Currants also known as Corinthian raisins or Zante raisins, are dried berries of small, sweet, seedless grape cultivar ‘Black Corinth’ (Vitis vinifera). The name comes from the Anglo-French phrase “raisins de Corinthe” (raisins of Corinth) and the Ionian island of Zakynthos (Zante), once a major producer and exporter.
The currant is one of the oldest known raisins. The first written record was in 75 AD by Roman naturalist Pliny the Elder, describing it as a ‘tiny, juicy, thick-skinned grape with small bunches’. In the 14th century, they were sold in the English market under the label Reysyns de Corauntz, and the name raisins of Corinth was recorded in the 15th century, after the Greek harbour which was the primary source of export. Gradually, the name became corrupted into currant.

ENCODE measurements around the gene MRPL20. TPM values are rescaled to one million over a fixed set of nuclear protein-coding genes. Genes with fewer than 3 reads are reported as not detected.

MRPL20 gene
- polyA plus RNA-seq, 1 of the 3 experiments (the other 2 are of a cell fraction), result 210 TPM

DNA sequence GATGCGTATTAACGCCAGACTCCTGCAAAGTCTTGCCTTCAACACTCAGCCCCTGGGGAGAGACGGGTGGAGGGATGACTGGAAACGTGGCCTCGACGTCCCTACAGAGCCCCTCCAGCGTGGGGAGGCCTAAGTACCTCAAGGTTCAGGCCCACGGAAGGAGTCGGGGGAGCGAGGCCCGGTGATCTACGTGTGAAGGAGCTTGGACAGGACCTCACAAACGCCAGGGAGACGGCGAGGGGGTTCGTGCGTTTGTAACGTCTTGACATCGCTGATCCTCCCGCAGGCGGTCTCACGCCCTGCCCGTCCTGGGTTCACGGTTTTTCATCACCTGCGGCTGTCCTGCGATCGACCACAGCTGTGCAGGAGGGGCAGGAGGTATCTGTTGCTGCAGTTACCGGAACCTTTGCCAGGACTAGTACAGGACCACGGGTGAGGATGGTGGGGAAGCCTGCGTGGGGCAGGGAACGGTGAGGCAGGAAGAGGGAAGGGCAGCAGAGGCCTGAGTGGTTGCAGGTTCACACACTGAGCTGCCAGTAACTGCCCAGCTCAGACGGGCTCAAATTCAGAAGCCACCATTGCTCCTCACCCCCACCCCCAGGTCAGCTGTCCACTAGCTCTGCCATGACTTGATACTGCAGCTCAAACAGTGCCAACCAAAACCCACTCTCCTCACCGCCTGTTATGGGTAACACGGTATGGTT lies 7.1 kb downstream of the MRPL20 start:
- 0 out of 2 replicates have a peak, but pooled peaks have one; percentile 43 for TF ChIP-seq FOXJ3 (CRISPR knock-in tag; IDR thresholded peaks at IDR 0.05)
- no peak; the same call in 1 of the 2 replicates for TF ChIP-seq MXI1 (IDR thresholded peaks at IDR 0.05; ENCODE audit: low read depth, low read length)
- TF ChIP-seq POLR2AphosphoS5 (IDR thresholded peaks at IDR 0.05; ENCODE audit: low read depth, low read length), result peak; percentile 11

Currants are very small and intensely flavoured. In the UK, currants are used in Christmas cake, Christmas pudding and mincemeat as well as biscuits scones, currant buns. Also available mixed with raisins and sultanas as “mixed dried fruit”.